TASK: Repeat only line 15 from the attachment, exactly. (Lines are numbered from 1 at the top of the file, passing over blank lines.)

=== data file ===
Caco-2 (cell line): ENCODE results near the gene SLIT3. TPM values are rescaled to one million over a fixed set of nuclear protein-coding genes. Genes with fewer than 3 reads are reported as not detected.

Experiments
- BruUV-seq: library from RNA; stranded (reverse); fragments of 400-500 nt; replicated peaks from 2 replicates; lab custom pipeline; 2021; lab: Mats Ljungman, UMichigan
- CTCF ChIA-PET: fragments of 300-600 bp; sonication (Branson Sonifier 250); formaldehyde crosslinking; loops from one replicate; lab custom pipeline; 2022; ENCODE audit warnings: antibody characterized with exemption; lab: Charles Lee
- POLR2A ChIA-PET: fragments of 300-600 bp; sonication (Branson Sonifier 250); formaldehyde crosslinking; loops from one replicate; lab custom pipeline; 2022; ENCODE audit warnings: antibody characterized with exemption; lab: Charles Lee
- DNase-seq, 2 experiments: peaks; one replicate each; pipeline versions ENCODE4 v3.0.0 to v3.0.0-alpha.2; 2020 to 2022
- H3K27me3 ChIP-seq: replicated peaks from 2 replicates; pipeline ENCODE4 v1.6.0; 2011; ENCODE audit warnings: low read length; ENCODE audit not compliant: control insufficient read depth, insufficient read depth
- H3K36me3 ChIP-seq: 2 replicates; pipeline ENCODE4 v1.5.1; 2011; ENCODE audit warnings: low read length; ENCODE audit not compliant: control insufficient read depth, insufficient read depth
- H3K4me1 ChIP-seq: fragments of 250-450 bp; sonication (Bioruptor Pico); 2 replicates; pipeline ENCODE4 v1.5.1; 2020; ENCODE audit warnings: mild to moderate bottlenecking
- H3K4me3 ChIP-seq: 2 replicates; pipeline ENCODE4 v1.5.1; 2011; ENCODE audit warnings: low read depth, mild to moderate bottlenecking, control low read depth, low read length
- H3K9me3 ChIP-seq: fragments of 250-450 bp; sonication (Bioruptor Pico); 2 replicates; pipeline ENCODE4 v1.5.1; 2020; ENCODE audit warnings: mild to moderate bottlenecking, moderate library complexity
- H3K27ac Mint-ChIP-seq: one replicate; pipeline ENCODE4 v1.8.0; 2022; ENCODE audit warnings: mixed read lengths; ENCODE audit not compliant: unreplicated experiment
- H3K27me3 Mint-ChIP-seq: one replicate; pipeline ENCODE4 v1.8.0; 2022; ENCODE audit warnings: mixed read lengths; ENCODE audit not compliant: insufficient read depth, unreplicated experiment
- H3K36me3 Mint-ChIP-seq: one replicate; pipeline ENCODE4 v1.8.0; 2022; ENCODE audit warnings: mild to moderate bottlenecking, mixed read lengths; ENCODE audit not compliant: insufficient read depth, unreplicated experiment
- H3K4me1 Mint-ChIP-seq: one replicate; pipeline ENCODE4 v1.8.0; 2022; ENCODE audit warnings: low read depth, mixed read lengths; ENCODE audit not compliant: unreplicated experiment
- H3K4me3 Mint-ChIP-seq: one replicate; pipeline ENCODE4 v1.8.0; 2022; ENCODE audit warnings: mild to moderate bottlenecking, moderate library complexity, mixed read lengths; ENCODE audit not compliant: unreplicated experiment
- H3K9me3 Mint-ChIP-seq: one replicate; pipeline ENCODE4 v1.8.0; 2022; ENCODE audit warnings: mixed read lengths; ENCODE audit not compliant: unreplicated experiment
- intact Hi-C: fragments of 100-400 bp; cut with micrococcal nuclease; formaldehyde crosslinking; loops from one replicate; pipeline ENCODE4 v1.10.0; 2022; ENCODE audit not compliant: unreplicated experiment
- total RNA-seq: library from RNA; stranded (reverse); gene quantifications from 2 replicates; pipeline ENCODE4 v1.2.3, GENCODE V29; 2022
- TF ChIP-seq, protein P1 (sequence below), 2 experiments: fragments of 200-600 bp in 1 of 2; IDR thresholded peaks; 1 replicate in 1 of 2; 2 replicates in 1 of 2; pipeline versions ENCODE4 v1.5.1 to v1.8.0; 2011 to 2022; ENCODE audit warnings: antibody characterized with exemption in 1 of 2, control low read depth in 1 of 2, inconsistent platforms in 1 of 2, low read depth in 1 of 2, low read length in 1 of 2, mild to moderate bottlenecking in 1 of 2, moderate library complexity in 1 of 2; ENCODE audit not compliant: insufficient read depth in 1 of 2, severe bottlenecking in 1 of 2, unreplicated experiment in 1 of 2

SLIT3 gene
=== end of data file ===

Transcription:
- H3K4me1 Mint-ChIP-seq: one replicate; pipeline ENCODE4 v1.8.0; 2022; ENCODE audit warnings: low read depth, mixed read lengths; ENCODE audit not compliant: unreplicated experiment